Police officers work hard to ensure people are following the rules, but they need to follow the rules as well. One of the main functions of a police officer is to get information and gather evidence. Police must follow the United States Constitution when performing their duties as peace officers.
- What Constitutional Amendments Apply to Police Officers?
- 4th Amendment Protections – Unlawful Searches and Seizures
- 5th Amendment Protections – Right to an Attorney and Avoiding Self-Incrimination
- 6th Amendment Protections – Stops Police Interrogation
- What Happens When Police Violate My 4th, 5th or 6th Amendment Rights?
- Should I Get a Criminal Defense Attorney?
The three main constitutional rules a police officer must follow are the:
The police cannot use such evidence in your criminal case if they violate these constitutional rights. A criminal defense lawyer can argue that police violated your constitutional provisions and prevent evidence from being used in court.
Everybody has a constitutional right to be free from unlawful searches or seizures under the 4th Amendment. But, most people don’t understand how to exercise this right or that you can refuse a police officer’s request. A police officer does not have to inform you of your constitutional right to refuse a search and it is up to you to exercise your rights.
Everybody has a 4th Amendment right to be free from unlawful searches and seizures. But there are some exceptions, which include the following:
- If you are on parole in most states like California
- Going through some kind of public security screening such as at the airport, a courthouse, or city hall
- Where public safety overrides your constitutional rights
- Police officers have a right to ask for your license and registration during a traffic stop. They do not have the right to search your trunk, under your seat or glove box without your consent, probable cause, or a warrant.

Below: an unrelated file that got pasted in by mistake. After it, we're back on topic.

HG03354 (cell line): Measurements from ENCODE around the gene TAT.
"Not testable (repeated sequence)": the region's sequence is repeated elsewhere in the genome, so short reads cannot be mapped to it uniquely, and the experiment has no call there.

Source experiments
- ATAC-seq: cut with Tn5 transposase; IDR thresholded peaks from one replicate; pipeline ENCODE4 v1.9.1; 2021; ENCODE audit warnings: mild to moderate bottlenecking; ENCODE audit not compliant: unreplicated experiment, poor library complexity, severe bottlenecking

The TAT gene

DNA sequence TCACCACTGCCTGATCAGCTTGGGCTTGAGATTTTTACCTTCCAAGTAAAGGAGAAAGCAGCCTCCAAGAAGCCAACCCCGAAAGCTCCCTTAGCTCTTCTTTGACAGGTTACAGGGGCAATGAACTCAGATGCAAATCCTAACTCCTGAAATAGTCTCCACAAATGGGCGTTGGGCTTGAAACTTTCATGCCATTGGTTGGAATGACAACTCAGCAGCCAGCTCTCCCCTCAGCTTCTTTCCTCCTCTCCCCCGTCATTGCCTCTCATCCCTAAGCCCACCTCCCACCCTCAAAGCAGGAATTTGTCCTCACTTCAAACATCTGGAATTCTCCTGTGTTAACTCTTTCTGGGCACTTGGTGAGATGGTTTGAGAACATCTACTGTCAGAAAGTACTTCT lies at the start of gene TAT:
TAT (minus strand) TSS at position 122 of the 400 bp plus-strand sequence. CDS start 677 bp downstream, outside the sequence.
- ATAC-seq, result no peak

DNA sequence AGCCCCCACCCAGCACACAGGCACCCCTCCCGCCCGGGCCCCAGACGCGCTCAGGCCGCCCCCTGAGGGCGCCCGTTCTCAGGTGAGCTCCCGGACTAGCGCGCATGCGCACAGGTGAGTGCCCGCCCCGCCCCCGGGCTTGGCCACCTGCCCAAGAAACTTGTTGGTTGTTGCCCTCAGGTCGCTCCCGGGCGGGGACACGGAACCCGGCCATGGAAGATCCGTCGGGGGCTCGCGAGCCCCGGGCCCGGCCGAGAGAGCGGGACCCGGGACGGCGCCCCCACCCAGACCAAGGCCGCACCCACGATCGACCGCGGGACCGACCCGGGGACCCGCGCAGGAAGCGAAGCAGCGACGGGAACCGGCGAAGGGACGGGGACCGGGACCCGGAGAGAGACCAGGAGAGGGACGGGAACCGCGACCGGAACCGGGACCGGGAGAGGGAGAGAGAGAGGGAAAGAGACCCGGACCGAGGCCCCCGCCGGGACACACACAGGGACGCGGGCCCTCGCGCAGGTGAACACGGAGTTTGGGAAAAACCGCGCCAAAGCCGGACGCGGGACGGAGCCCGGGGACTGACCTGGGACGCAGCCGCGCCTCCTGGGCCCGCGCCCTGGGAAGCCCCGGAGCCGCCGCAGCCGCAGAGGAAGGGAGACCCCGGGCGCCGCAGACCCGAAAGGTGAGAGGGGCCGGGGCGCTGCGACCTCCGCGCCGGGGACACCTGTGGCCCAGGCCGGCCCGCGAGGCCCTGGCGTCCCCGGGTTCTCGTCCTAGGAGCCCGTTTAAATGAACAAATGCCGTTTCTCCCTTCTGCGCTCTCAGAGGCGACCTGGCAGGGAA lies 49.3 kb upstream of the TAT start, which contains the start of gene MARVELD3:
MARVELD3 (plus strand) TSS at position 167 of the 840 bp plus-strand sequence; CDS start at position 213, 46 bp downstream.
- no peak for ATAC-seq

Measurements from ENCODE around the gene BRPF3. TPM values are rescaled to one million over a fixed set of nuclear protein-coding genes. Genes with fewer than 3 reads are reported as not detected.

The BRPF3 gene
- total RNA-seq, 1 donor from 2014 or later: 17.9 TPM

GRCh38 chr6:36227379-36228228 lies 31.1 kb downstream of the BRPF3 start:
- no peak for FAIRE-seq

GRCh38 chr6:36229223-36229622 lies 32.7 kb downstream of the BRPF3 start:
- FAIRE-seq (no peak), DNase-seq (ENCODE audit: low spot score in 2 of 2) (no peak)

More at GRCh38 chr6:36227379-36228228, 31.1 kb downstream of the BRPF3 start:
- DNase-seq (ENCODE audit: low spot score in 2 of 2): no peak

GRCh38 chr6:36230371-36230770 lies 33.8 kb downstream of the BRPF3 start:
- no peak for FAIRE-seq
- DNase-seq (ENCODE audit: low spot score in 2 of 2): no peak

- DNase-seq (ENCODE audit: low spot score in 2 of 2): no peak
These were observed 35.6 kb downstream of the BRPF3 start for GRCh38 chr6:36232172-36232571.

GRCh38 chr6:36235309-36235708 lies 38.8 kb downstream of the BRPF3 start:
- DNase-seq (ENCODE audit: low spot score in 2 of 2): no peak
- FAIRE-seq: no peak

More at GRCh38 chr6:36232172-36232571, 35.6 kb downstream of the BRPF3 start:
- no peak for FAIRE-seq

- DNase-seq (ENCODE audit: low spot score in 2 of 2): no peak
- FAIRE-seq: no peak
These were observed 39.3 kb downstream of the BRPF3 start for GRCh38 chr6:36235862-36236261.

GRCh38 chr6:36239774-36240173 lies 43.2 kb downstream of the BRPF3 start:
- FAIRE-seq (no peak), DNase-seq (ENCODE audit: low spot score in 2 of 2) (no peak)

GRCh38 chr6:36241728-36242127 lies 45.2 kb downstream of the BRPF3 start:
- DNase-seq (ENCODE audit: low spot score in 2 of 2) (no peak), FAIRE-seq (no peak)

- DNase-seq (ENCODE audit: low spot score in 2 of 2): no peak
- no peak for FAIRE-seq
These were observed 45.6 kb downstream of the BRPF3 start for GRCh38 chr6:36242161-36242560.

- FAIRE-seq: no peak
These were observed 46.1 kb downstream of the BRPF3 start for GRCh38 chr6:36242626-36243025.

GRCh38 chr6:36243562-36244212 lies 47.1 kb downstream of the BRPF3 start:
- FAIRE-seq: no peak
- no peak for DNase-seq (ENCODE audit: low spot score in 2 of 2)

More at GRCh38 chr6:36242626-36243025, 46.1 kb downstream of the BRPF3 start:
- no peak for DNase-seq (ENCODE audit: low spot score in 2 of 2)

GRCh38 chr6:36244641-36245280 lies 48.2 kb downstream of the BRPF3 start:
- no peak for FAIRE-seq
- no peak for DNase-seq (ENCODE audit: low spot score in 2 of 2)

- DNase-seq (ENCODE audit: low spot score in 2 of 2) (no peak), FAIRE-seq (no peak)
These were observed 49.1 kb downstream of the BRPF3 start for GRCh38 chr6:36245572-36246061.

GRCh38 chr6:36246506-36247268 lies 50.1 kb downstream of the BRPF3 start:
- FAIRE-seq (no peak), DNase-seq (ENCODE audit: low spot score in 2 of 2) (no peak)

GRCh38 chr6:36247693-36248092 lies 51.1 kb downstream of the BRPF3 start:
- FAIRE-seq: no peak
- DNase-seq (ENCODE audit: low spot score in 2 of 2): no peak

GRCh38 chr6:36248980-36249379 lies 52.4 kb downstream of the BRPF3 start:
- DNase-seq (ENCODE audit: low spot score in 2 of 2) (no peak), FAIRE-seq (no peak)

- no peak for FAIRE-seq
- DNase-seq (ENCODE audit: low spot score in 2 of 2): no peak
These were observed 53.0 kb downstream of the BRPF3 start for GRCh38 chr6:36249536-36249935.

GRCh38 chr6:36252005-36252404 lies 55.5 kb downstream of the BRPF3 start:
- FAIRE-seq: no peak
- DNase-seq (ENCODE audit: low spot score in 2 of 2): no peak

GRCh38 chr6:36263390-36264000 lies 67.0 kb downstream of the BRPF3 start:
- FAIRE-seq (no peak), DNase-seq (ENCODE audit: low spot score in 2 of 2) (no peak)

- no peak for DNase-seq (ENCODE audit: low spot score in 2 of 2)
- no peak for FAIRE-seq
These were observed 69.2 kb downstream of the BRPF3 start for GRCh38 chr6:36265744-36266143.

This constitutional protection is important in all criminal cases. Most cases are about violated constitutional rights. Police officers can search your car, come into your house, or look in your bag when you consent to the search. Most people say, "yes" without realizing that they have given up an important right.
Defense lawyers can argue that your 4th Amendment rights were violated if your property was searched without consent, a warrant, or probable cause. This generally occurs in a hearing known as a motion-in-limine. The unlawfully seized items can be prevented from being used as evidence against you in court.
Many people know about the 5th Amendment through popular legal and police dramas. The 5th Amendment involves Miranda rights and concerns the following:
- You have the right to remain silent
- Anything you say can and will be used against you in a court of law
- You have the right to speak to an attorney
- If you cannot afford an attorney, one will be appointed for you.
- Do you understand these rights as they have been read to you?
Most people do not understand these rights and often waive them. To ensure that your rights are protected, ask for an attorney immediately. During a custodial interrogation, you must do this affirmatively by saying "I want to talk to a lawyer." Merely asking if you should speak to a lawyer, or using some other less affirmative response will not be invoked your rights.
The 6th Amendment gives you the right to a jury trial, a speedy trial, and other court procedural rules. It also prevents police from questioning you without an attorney present once charges have been filed.
Do not answer police questions without the presence of an attorney if you are being prosecuted for an offense. Any statements made to police without an attorney present after charges have been filed should be suppressed.
If police violate your 4th, 5th, or 6th Amendment Rights, then the court can suppress the evidence. This means the court will not use the evidence due to the doctrines known as Fruit of the Poisonous Tree and the Exclusionary Rule.
Yes. An experienced criminal defense attorney can argue and advocate on your behalf. Getting an attorney is important, especially if you believe your constitutional rights have been violated.